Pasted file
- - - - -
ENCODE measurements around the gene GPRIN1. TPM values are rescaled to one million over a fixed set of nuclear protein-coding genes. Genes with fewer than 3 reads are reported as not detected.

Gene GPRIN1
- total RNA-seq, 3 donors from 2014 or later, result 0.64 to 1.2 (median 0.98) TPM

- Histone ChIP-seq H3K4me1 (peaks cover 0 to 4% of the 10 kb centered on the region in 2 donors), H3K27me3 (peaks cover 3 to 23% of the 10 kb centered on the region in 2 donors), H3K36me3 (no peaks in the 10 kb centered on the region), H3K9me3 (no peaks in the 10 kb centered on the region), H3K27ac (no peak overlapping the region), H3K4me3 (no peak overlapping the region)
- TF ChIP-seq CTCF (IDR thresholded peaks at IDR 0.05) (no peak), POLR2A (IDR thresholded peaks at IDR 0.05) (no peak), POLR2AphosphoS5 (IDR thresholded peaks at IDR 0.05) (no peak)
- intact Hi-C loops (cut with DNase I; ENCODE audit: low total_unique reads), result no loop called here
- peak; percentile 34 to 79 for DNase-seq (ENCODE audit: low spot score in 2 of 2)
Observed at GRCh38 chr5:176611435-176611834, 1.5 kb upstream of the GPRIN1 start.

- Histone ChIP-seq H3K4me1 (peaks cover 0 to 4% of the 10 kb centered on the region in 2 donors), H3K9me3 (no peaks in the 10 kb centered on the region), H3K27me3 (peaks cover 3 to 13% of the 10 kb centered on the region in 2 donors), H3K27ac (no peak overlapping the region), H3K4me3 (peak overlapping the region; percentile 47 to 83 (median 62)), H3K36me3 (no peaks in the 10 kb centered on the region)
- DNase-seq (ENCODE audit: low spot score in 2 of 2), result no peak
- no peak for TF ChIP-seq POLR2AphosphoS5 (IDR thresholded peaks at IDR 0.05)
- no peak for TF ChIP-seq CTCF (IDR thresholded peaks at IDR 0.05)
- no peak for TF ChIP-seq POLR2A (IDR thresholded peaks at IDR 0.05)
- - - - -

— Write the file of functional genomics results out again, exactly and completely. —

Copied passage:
ENCODE measurements around the gene GPRIN1. TPM values are rescaled to one million over a fixed set of nuclear protein-coding genes. Genes with fewer than 3 reads are reported as not detected.

Gene GPRIN1
- total RNA-seq, 3 donors from 2014 or later, result 0.64 to 1.2 (median 0.98) TPM

- Histone ChIP-seq H3K4me1 (peaks cover 0 to 4% of the 10 kb centered on the region in 2 donors), H3K27me3 (peaks cover 3 to 23% of the 10 kb centered on the region in 2 donors), H3K36me3 (no peaks in the 10 kb centered on the region), H3K9me3 (no peaks in the 10 kb centered on the region), H3K27ac (no peak overlapping the region), H3K4me3 (no peak overlapping the region)
- TF ChIP-seq CTCF (IDR thresholded peaks at IDR 0.05) (no peak), POLR2A (IDR thresholded peaks at IDR 0.05) (no peak), POLR2AphosphoS5 (IDR thresholded peaks at IDR 0.05) (no peak)
- intact Hi-C loops (cut with DNase I; ENCODE audit: low total_unique reads), result no loop called here
- peak; percentile 34 to 79 for DNase-seq (ENCODE audit: low spot score in 2 of 2)
Observed at GRCh38 chr5:176611435-176611834, 1.5 kb upstream of the GPRIN1 start.

- Histone ChIP-seq H3K4me1 (peaks cover 0 to 4% of the 10 kb centered on the region in 2 donors), H3K9me3 (no peaks in the 10 kb centered on the region), H3K27me3 (peaks cover 3 to 13% of the 10 kb centered on the region in 2 donors), H3K27ac (no peak overlapping the region), H3K4me3 (peak overlapping the region; percentile 47 to 83 (median 62)), H3K36me3 (no peaks in the 10 kb centered on the region)
- DNase-seq (ENCODE audit: low spot score in 2 of 2), result no peak
- no peak for TF ChIP-seq POLR2AphosphoS5 (IDR thresholded peaks at IDR 0.05)
- no peak for TF ChIP-seq CTCF (IDR thresholded peaks at IDR 0.05)
- no peak for TF ChIP-seq POLR2A (IDR thresholded peaks at IDR 0.05)